The new Apple TV is here and so Apple decided to organize talks at 11 places all over the world to spread the word. At AppFoundry, we were lucky enough to be invited at one of these events.
In this blogpost I’ll talk a bit about each subject that was addressed at the event.
Always connected device
They started the morning session by clarifying the philosophy of the Apple TV and what it will do to our living room experience. Apps are the future of TV was a line I heard multiple times. While I’m not quite convinced by this statement I must say I quite enjoy my new Apple TV! Streaming PLEX and watching Netflix are daily activities and this device enhances that experience by its speed and user experience. Playing small games like Does not commute or 2048 are also really fun on TV.
Let’s continue to the technical talks of the day:
One of the new tools Apple created for the Apple TV is the Focus Engine. As the name states, it helps your application find focusable elements when swiping on your Siri Remote. Lets say that we have two buttons next to each other with the first button in focus. When swiping right the Focus Engine will look for focusable elements on the right side of this button. When it finds such element this element will be selected.
During the presentation they went a step further and explained the following scenario:
What we like to accomplish here is to focus Button 2 when a user swipes right from Button 3. The way the Focus Engine is designed is to just look to the sides of the element. Meaning that the Focus Engine will not see any focusable element when swiping right from Button 3. Luckily for us there is something named a UIFocusGuide which will redirect the focus to the correct element.
As a tvOS developer you only have a few options to store data locally. Moreover, your app can only access 500 KB of persistent storage that is local to the device. Outside of this storage, all other data should be purgeable by tvOS when your device is running on low memory. So if you want to use CoreData don’t forget that the data could be gone at any given time.
You have the following options to manage resources:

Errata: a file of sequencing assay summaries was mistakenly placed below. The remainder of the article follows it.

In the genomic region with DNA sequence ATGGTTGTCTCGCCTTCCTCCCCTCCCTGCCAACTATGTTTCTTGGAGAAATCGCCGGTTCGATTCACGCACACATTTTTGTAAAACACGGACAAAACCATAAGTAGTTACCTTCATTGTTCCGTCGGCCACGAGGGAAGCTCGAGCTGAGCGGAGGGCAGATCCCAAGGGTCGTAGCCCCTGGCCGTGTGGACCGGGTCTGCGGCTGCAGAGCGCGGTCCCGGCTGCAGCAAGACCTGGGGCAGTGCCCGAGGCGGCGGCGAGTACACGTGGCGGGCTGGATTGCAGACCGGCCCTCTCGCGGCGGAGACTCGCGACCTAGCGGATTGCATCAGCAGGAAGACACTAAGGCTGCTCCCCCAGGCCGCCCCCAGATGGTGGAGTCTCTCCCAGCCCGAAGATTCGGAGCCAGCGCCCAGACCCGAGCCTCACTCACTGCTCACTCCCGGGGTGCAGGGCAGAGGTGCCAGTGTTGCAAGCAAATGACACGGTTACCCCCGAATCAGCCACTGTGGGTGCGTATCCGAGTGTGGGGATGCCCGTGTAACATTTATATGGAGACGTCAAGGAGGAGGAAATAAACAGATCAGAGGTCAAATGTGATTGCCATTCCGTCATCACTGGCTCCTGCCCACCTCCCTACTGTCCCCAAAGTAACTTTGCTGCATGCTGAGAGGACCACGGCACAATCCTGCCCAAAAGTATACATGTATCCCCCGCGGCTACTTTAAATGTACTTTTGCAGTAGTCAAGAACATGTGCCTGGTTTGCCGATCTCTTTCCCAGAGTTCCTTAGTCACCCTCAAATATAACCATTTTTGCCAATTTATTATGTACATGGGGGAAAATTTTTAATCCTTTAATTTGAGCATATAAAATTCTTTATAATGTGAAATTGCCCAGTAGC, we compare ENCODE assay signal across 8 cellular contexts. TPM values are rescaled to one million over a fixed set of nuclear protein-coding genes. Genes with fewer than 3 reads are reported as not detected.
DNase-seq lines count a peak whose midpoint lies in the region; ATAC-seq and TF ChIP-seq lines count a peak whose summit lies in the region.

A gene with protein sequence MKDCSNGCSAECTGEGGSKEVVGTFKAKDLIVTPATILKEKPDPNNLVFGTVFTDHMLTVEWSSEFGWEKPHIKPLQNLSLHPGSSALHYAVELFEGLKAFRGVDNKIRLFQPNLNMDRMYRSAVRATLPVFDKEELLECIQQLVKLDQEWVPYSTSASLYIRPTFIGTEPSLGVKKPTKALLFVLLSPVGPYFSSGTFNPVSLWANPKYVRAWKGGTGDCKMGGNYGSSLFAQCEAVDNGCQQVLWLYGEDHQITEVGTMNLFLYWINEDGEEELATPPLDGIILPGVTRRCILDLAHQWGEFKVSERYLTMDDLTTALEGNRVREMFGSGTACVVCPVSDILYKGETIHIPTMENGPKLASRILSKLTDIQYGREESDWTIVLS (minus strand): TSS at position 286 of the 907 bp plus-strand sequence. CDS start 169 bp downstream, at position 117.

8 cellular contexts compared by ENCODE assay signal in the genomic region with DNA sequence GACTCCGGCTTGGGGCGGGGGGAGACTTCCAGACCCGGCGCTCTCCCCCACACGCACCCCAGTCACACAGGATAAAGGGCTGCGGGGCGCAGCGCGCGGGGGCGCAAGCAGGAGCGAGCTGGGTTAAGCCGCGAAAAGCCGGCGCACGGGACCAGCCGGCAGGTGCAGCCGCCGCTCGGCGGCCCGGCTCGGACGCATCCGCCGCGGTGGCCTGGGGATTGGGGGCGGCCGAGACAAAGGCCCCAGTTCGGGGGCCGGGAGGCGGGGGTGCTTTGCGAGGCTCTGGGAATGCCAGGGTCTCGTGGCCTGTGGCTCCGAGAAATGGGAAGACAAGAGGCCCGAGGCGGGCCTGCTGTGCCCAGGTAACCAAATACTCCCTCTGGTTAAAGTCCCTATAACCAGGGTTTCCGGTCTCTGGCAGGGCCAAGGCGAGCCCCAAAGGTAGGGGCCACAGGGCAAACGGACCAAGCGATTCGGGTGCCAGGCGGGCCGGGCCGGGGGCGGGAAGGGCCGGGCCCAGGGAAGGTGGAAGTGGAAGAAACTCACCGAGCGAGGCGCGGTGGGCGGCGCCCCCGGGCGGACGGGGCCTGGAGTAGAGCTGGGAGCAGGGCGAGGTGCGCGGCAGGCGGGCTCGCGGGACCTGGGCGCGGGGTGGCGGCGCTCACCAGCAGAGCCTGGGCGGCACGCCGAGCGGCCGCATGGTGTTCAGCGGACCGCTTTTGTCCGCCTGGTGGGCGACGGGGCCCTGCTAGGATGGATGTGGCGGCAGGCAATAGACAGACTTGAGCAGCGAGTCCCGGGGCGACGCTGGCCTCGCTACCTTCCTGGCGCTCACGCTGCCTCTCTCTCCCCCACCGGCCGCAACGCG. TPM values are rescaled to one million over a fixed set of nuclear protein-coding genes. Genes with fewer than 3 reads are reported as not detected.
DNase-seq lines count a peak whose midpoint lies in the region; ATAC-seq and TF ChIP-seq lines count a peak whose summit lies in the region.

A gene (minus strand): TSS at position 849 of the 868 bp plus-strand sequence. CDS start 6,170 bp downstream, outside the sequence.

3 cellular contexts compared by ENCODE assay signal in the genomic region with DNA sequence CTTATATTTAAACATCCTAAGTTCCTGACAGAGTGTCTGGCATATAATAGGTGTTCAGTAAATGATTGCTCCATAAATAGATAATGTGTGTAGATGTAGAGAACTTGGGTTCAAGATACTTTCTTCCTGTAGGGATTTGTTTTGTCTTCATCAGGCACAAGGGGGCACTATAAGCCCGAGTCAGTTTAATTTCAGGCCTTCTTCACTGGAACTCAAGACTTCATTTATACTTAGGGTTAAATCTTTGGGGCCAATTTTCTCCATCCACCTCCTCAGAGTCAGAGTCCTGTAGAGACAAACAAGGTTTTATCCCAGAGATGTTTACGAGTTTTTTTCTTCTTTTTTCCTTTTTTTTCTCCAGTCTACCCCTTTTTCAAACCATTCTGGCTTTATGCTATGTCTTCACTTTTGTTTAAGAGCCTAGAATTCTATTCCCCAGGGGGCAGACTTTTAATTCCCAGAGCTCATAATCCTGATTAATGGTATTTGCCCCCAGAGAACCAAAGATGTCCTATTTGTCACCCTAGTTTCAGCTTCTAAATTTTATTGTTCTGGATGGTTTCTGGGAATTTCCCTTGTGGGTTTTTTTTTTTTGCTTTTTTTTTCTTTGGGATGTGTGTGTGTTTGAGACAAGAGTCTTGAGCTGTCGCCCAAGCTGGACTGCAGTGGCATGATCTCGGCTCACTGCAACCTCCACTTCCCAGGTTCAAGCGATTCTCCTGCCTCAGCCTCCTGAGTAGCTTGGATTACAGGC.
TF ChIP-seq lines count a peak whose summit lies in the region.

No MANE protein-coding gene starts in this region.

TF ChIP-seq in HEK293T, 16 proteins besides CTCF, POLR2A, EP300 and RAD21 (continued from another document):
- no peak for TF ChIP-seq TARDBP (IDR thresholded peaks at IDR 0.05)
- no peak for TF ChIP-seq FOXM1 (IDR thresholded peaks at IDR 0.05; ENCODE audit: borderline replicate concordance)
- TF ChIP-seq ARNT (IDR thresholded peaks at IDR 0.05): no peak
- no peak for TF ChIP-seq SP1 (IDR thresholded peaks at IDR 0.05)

- Persistent storage
- NSUserDefaults: As mentioned above we only have 500KB of persistent storage using the NSUserDefaults.
- Keychain: Used to store account information.
- iCloud key-value store: Mainly used for saving preferences. Limited to 1 MB per user and 1024 key-values that can be stored.
- CloudKit: For storage higher then 1MB. Apple highly recommends CloudKit because it allows information stored by one user to be accessed by another user.
- Temporary storage
- NSCachesDirectory & NSTemporaryDirectory: For temporary local storage, apps may access the NSTemporaryDirectory and NSCachesDirectory in their own container, or NSCachesDirectory in a shared container.
The maximum size of an App on tvOS is 200MB. This means that all other resources should be downloaded when needed, using On-demand resources. On-demand resources are files hosted on Apple’s servers to separate them from being downloaded with the app. That means the user doesn’t necessarily need to download all these files to enjoy your application. Lets say for example that you made a game with 15 levels but you only packaged the resources of the first level. Using this technology you can download the files for the second level while the user is playing the first.
All this is configurable inside Xcode and available for both tvOS and iOS.
How to test ODR
Now, to test ODR they gave a few tips:
First of all you can just test it out with Xcode or Xcode server, the files will be stored locally and not remotely but you can at least check out the status of these resources inside Xcode.
Secondly they spoke about a real world scenario using TestFlight. Here resources are stored on Apple’s servers and you can test for latency and performance issues. A pro tip here is to use the Network Link Conditioner on Apple TV to test on different download speeds. The last option is to test ODR for Enterprise distribution by connecting to your own web server.
Besides the tvOS frameworks, Apple created a new way of creating apps using TVML.
- TVML (TV Markup Language) is some form of XML to create UI inside of a client-server app.
Designing for Apple TV